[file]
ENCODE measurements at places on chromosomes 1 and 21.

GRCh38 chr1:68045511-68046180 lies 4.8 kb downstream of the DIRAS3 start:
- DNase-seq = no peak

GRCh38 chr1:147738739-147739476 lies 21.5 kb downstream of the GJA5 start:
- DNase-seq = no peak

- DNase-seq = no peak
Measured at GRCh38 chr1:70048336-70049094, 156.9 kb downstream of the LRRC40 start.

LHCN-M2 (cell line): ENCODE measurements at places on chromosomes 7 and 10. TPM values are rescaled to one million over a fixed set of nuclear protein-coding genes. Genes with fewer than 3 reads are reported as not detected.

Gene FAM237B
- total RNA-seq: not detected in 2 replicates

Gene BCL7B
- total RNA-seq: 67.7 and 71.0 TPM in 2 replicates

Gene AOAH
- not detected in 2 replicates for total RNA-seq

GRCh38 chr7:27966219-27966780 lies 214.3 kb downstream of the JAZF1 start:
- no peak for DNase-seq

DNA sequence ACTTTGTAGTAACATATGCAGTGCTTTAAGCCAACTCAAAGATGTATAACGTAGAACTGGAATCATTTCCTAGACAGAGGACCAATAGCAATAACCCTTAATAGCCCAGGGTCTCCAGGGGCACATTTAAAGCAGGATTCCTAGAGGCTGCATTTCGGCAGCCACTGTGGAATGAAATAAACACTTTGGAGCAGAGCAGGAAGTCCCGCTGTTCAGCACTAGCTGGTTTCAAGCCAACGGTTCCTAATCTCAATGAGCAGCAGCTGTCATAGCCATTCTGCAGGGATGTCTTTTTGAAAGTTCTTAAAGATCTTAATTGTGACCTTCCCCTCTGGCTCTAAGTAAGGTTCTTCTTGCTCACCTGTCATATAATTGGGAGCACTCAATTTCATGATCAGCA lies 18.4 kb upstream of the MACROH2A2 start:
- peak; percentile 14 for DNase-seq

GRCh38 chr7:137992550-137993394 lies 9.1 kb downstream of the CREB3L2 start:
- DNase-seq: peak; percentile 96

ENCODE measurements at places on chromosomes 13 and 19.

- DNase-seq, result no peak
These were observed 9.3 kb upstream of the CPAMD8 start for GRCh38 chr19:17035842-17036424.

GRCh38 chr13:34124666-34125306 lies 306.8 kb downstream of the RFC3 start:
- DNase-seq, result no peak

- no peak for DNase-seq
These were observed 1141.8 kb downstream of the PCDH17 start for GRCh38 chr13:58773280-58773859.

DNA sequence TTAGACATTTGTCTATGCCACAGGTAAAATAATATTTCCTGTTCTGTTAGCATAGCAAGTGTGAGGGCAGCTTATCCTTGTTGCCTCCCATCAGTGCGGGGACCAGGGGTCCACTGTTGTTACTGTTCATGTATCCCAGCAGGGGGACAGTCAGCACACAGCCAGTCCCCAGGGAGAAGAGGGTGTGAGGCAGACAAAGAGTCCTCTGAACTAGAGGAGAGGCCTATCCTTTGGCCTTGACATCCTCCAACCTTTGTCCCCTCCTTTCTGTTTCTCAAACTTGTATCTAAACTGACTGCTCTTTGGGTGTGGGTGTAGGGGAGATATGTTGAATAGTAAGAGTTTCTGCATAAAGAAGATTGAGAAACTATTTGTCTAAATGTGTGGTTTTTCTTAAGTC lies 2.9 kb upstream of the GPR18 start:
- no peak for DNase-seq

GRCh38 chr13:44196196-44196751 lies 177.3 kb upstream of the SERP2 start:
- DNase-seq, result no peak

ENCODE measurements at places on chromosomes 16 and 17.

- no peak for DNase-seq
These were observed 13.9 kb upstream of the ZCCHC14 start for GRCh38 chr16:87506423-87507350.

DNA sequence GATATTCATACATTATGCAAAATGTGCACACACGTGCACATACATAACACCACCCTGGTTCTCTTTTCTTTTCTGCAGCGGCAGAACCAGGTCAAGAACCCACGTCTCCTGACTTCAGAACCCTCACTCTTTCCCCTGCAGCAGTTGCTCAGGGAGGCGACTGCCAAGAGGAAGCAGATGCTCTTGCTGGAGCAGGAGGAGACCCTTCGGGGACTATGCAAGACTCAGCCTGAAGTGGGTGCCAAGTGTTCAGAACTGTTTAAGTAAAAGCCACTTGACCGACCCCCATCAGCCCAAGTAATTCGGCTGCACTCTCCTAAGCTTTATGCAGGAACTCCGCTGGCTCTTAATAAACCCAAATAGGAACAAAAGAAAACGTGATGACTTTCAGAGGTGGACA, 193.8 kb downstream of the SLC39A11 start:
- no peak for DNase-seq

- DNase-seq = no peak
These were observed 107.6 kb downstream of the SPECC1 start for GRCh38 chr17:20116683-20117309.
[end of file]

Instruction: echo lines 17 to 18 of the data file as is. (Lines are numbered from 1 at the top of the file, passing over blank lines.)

DNA sequence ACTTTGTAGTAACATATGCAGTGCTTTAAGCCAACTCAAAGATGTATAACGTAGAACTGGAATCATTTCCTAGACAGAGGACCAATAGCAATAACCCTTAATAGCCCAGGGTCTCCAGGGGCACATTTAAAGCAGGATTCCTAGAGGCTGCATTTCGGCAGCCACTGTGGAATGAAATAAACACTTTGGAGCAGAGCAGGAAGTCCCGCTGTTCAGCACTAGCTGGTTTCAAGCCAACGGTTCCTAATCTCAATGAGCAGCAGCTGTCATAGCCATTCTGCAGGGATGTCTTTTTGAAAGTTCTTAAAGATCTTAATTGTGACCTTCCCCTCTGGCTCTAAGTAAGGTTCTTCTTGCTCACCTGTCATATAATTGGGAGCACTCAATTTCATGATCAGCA lies 18.4 kb upstream of the MACROH2A2 start:
- peak; percentile 14 for DNase-seq